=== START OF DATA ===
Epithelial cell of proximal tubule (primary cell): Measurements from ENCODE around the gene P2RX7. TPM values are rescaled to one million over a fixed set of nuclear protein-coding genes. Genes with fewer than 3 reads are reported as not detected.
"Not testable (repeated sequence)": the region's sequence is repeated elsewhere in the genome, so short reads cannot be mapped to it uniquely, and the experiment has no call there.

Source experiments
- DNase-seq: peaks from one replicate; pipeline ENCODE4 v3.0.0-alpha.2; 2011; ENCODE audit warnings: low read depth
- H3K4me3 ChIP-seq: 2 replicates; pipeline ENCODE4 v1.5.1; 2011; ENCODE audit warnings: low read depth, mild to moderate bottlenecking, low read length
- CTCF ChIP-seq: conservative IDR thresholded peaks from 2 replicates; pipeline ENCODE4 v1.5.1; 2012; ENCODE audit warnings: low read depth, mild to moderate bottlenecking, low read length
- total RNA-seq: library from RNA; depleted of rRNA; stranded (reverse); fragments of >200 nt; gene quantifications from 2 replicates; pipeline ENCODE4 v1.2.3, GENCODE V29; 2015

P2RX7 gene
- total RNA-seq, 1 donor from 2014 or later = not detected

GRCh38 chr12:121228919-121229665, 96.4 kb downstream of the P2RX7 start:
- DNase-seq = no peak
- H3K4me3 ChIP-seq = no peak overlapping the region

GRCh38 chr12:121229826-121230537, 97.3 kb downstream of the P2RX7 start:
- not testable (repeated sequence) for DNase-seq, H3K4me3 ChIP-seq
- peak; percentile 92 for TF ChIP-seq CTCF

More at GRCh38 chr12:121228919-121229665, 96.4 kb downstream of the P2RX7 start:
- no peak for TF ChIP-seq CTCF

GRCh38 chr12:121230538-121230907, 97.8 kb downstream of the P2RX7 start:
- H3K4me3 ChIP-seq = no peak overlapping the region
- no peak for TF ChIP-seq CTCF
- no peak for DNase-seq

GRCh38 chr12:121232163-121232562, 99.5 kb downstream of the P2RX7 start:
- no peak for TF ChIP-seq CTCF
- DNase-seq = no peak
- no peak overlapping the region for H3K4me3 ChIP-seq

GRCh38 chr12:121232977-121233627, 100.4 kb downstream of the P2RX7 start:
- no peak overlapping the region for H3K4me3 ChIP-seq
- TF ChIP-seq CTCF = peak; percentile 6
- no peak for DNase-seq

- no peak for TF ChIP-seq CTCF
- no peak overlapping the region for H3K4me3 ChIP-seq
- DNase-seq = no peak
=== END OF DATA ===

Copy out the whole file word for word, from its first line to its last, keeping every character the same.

Epithelial cell of proximal tubule (primary cell): Measurements from ENCODE around the gene P2RX7. TPM values are rescaled to one million over a fixed set of nuclear protein-coding genes. Genes with fewer than 3 reads are reported as not detected.
"Not testable (repeated sequence)": the region's sequence is repeated elsewhere in the genome, so short reads cannot be mapped to it uniquely, and the experiment has no call there.

Source experiments
- DNase-seq: peaks from one replicate; pipeline ENCODE4 v3.0.0-alpha.2; 2011; ENCODE audit warnings: low read depth
- H3K4me3 ChIP-seq: 2 replicates; pipeline ENCODE4 v1.5.1; 2011; ENCODE audit warnings: low read depth, mild to moderate bottlenecking, low read length
- CTCF ChIP-seq: conservative IDR thresholded peaks from 2 replicates; pipeline ENCODE4 v1.5.1; 2012; ENCODE audit warnings: low read depth, mild to moderate bottlenecking, low read length
- total RNA-seq: library from RNA; depleted of rRNA; stranded (reverse); fragments of >200 nt; gene quantifications from 2 replicates; pipeline ENCODE4 v1.2.3, GENCODE V29; 2015

P2RX7 gene
- total RNA-seq, 1 donor from 2014 or later = not detected

GRCh38 chr12:121228919-121229665, 96.4 kb downstream of the P2RX7 start:
- DNase-seq = no peak
- H3K4me3 ChIP-seq = no peak overlapping the region

GRCh38 chr12:121229826-121230537, 97.3 kb downstream of the P2RX7 start:
- not testable (repeated sequence) for DNase-seq, H3K4me3 ChIP-seq
- peak; percentile 92 for TF ChIP-seq CTCF

More at GRCh38 chr12:121228919-121229665, 96.4 kb downstream of the P2RX7 start:
- no peak for TF ChIP-seq CTCF

GRCh38 chr12:121230538-121230907, 97.8 kb downstream of the P2RX7 start:
- H3K4me3 ChIP-seq = no peak overlapping the region
- no peak for TF ChIP-seq CTCF
- no peak for DNase-seq

GRCh38 chr12:121232163-121232562, 99.5 kb downstream of the P2RX7 start:
- no peak for TF ChIP-seq CTCF
- DNase-seq = no peak
- no peak overlapping the region for H3K4me3 ChIP-seq

GRCh38 chr12:121232977-121233627, 100.4 kb downstream of the P2RX7 start:
- no peak overlapping the region for H3K4me3 ChIP-seq
- TF ChIP-seq CTCF = peak; percentile 6
- no peak for DNase-seq

- no peak for TF ChIP-seq CTCF
- no peak overlapping the region for H3K4me3 ChIP-seq
- DNase-seq = no peak